Part XII: The Elections Are Coming!
Run For Your Lives!

What follows is a non-partisan analysis. The two major American political parties will be referred to as “one party” and “the other party”. The candidates, or likely candidates, will be referred to as “this candidate”, “that candidate”, and “yet another candidate”.

As we all know, the primary purposes of election campaigns are to generate revenues for television networks and to drive people crazy. The former purpose of informing the voting public so as to assist them in choosing for whom to vote has become outmoded and irrelevant.

Elections are held on the first Tuesday in November, but prospective voters must first endure, or enjoy, depending on how masochistic one might be, the phenomenon known as the state presidential primaries. Primaries are necessary because typically more than one candidate wants to be his or her party’s presidential nominee who will then compete against the opposing party’s presidential nominee in the general election. The winner of the general election will then be the office holder for a term of years.

The campaign for the state primaries allows the several candidates to travel the country bad mouthing each other in speeches and making promises designed to influence the voters. Of course, because this activity is part of an election campaign, the candidates are excused from the inconvenient burden of telling the truth. A truthful election campaign would not effectively enhance the process of democracy in action. Another part of the primary election campaign involves what are known as debates, which are televised. Televised election campaign debates are not at all similar to what occurs in high school, college, or “debating societies”, where reasonable arguments are used to make a point and rebut the opposing argument. In televised election campaign debates, candidates strive to deploy strategically crafted statements, known as “zingers” into intelligent context. Viewers should be cautious, however, because neither intelligence nor context are required and both are entirely optional in televised election campaign debates. Unfortunately for the candidates, but fortunately for political cartoonists, candidates sometimes make a statement known as a “gaffe”. A gaffe occurs when a candidate inadvertently tells the truth, or when he or she says something to a small group of the “right” kind of people but it is also heard by a usually larger group of the “wrong” kind of people. Candidates who have made a gaffe will then defend their gaffe by saying it was taken out of context.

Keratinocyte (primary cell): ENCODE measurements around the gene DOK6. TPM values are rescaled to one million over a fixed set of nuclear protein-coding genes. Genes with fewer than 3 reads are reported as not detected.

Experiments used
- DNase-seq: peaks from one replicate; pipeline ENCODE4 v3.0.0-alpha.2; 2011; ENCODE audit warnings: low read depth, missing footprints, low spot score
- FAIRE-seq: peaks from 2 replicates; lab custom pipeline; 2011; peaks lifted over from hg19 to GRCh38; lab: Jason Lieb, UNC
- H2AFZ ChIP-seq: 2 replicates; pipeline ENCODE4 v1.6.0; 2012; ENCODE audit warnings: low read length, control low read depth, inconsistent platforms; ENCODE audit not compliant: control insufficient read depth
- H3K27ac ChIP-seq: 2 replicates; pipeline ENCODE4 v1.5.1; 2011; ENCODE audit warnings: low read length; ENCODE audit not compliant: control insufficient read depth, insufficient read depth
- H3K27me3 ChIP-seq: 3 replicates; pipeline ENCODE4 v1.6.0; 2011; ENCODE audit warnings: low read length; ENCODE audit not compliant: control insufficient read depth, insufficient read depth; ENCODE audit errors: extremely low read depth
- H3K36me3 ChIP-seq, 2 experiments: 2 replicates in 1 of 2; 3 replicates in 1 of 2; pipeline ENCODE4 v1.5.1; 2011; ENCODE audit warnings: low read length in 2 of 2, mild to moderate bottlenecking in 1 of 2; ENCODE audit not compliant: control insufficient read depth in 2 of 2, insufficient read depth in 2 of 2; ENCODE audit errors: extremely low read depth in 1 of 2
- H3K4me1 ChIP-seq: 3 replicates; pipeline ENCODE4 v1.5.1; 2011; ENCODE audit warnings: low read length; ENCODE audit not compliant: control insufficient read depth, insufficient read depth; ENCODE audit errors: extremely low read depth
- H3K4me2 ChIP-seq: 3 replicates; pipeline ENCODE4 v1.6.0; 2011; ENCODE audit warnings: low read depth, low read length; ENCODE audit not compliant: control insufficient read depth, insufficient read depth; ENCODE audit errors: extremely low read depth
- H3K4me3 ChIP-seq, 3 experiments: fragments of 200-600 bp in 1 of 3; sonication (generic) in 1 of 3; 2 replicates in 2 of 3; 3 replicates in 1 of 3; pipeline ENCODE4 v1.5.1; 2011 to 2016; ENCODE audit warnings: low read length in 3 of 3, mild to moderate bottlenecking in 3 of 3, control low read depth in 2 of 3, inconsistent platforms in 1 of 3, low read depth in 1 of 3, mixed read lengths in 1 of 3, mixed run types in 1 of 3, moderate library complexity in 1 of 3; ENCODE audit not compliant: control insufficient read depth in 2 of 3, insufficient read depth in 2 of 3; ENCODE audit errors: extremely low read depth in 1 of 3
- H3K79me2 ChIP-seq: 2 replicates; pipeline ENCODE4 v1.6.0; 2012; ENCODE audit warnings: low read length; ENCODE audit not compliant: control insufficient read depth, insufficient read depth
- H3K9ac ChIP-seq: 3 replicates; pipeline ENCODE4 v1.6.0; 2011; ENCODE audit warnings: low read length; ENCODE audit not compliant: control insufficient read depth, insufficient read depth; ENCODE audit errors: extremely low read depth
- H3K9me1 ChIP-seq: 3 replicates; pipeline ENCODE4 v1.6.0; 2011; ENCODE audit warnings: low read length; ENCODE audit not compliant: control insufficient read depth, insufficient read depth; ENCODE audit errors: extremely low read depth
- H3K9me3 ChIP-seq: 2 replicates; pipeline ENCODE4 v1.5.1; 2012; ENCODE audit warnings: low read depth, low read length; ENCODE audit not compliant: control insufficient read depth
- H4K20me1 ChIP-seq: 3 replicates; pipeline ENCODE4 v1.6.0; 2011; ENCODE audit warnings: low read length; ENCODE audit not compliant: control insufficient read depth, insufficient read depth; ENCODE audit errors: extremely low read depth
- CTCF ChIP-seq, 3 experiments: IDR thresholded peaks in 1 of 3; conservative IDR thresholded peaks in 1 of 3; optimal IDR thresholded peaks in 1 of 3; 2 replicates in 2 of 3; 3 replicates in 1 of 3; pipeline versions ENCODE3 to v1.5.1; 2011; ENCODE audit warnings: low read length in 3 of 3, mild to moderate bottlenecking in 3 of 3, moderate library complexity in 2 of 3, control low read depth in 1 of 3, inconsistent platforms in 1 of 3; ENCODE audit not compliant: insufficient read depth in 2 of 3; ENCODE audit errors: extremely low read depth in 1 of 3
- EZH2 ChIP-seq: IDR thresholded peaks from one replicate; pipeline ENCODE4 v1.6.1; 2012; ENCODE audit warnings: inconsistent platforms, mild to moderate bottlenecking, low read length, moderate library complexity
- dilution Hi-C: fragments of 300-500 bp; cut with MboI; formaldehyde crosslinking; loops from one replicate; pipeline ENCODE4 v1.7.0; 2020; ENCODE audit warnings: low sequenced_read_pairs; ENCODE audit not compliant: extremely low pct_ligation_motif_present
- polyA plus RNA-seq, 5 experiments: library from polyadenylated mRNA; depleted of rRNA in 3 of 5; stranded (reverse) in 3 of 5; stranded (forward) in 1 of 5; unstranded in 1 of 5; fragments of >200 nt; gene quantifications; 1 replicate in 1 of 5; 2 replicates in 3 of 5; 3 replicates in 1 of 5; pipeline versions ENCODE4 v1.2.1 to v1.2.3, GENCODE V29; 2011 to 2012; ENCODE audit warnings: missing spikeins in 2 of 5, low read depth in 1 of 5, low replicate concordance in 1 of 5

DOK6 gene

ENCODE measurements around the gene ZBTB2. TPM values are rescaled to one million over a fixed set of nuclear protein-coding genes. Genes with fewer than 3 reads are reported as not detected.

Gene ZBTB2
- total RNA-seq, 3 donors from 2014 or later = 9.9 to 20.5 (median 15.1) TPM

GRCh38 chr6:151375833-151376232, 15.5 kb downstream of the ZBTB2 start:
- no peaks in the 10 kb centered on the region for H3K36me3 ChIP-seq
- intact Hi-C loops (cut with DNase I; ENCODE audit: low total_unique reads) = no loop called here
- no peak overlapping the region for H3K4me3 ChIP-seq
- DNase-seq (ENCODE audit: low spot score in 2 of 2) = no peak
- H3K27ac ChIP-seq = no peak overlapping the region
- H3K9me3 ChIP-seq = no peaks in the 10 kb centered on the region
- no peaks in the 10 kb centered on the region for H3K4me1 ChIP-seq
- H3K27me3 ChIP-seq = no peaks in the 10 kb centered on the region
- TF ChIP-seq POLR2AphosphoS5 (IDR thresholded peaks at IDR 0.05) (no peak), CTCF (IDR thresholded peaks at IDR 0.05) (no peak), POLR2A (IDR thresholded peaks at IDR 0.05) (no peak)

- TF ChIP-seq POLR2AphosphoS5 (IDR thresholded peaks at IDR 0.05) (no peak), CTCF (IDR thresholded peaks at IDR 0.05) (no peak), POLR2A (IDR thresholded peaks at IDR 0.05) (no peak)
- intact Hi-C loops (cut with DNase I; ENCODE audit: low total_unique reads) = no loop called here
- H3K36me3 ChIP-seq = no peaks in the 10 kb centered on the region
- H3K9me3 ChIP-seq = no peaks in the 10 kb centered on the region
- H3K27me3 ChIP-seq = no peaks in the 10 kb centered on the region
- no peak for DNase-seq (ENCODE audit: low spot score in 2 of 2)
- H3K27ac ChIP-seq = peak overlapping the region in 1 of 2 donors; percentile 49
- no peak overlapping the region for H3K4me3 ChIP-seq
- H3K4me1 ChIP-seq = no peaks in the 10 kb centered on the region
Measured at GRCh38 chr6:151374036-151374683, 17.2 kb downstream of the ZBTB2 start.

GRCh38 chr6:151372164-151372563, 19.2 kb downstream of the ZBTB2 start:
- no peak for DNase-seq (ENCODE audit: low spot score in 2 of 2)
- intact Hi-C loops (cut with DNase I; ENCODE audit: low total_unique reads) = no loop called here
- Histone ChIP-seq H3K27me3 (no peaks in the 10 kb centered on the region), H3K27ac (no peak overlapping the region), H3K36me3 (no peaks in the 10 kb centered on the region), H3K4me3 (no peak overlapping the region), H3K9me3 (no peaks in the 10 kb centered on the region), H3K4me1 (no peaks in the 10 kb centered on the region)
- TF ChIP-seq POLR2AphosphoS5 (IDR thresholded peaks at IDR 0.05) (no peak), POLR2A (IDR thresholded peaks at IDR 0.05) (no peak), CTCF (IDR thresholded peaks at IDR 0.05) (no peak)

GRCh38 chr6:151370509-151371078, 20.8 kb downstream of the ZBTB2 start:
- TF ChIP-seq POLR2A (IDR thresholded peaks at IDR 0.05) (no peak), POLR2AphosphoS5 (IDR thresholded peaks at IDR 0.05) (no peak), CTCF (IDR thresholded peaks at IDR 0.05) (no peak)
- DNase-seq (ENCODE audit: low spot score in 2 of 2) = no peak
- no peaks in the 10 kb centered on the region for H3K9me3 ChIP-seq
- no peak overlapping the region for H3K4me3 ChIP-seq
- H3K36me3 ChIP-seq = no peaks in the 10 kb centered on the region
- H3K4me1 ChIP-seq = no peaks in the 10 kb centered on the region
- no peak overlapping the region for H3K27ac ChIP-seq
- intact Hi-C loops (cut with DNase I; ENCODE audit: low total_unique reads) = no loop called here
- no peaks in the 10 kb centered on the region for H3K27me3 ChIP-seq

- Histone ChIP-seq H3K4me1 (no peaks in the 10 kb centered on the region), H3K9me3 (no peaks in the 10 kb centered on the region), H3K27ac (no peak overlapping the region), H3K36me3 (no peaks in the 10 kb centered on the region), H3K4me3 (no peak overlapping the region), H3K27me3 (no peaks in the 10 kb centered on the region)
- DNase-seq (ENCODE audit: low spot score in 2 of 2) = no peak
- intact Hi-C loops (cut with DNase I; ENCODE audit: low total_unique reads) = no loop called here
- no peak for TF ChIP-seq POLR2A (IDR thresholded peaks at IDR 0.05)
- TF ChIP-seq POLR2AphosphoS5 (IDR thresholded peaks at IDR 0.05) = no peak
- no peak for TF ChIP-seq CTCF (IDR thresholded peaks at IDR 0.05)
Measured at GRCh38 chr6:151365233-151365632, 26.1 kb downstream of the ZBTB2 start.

These debates also allow candidates to “solidify”, or “pander”, to the party’s “base”. A political party’s base consists of those voters who can be relied upon to vote for that party’s candidate as long as such candidate has a pulse. This election campaign technique is also known as “throwing red meat”. Particular needs and desires of the base are sometimes determined by the geographical location of the debate, which is usually held in the state conducting the primary. This allows the candidate to “tailor” his or her “stance on the issues” to a specific state’s voters, up to and including adopting diametrically opposing positions on the same issue. El Hyena will remind his readers that consistency has no useful function in election campaigns.